Many parents were delighted to hear that the FCAT Reading Test was no longer going to be given. A group of 3rd Grade moms were discussing that 3rd Grade Retention would not be such an issue now that the 3rd Grade Reading FCAT was not going to be given anymore.
A 7th grade mom, whose son was getting As and Bs, commented that he may no longer have to take Remedial Reading now that the FCAT Reading Test would no longer be given.
The truth is that the 3rd grade Reading FCAT Replacement Test, known as the 3rd Grade Reading Florida Assessment will be much harder than the old 3rd Grade FCAT Reading Test.
We are estimating that the percent of students falling below grade level will increase from 42% to 65 to 70%. The percent of 3rd Graders who may face 3rd Grade Retention will increase from 19% to 25 to 30%.
We expected parents to start hitting the panic button in October when the new Benchmark Test Results are given out, but many savvy parents are already hitting the panic button. Math assignments are much harder and the reading passages their child must read are a grade or two above what students were reading last year.
This is not a conspiracy, but it is the truth.
In 2011, 72% percent of Florida students were at or above grade level on the FCAT, even though their comprehension was not on grade level. Then, Florida introduced tougher scoring, and in 2014, the passing rate had declined to 58%.
Let’s look at the New York experience. NY introduced their Common Core Assessments in 2013, and their passing rate dropped from 55 to 31%. In 2014, the passing rate stayed constant. Note, these standards are much harder than either New York’s or Florida’s older standards.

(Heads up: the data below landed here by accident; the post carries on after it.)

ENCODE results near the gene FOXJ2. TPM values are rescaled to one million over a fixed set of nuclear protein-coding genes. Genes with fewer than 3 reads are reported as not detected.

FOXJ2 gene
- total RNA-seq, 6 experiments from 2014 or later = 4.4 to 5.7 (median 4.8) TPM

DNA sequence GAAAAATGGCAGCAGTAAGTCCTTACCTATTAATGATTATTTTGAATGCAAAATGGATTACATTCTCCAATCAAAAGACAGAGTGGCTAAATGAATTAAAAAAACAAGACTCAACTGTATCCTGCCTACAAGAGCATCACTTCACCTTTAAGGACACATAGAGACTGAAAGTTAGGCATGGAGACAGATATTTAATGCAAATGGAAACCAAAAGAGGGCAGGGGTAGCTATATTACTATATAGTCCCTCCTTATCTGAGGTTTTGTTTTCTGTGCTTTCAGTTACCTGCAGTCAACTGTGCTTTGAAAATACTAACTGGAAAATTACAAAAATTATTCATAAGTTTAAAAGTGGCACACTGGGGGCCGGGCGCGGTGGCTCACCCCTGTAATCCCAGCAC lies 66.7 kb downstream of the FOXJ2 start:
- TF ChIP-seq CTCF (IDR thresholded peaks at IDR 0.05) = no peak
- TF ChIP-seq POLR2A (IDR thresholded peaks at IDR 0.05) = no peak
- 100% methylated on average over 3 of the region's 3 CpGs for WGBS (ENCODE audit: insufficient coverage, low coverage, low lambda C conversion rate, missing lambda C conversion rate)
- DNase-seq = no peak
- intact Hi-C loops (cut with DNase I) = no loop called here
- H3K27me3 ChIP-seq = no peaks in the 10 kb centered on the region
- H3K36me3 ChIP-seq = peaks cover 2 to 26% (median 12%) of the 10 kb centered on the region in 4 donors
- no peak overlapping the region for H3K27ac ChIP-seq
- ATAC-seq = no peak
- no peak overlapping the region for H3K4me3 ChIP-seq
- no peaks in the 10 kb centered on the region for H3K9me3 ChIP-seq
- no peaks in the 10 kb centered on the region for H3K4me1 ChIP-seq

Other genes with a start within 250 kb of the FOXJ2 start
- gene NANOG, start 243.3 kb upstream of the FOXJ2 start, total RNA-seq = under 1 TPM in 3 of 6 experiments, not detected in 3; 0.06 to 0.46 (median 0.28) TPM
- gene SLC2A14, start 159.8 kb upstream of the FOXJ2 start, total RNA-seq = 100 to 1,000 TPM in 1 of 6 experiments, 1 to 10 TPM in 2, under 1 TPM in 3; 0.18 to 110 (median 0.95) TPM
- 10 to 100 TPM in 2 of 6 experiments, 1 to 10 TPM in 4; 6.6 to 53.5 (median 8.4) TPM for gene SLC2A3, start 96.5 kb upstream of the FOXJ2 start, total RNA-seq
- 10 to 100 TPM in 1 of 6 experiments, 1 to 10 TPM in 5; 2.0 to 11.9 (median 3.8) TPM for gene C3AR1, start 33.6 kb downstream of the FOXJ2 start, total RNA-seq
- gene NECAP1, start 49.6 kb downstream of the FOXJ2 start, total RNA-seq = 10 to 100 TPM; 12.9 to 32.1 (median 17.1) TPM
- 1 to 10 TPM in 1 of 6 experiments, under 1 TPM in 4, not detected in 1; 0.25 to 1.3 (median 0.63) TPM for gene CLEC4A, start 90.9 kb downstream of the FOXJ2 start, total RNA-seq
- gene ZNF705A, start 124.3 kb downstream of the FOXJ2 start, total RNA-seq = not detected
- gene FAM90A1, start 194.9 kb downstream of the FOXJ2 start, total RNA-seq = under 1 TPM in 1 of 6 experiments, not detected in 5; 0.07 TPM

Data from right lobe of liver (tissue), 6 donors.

Now with the new Florida Standards and the associated Florida Standards Assessments, we project the percent of students at grade level will decline to 30 to 35%. That means that 65 to 70% of students will be below grade level, and will be required to take remedial reading.
We have listened to officials tell parents not to worry, but we believe this is a time to be concerned and get a clear picture of what present reality looks like. Here is what we recommend …
A concerned parent could and should:
- Have your child’s reading comprehension assessed to see that it is based on the new standards
- If reading comprehension is an issue, consider
- Having the school evaluate your child for a reading disability
- Getting school based services
- Consider outside services
- Assess your child for whether your child learns differently, and whether there are associated visual tracking, attention, working memory or related issues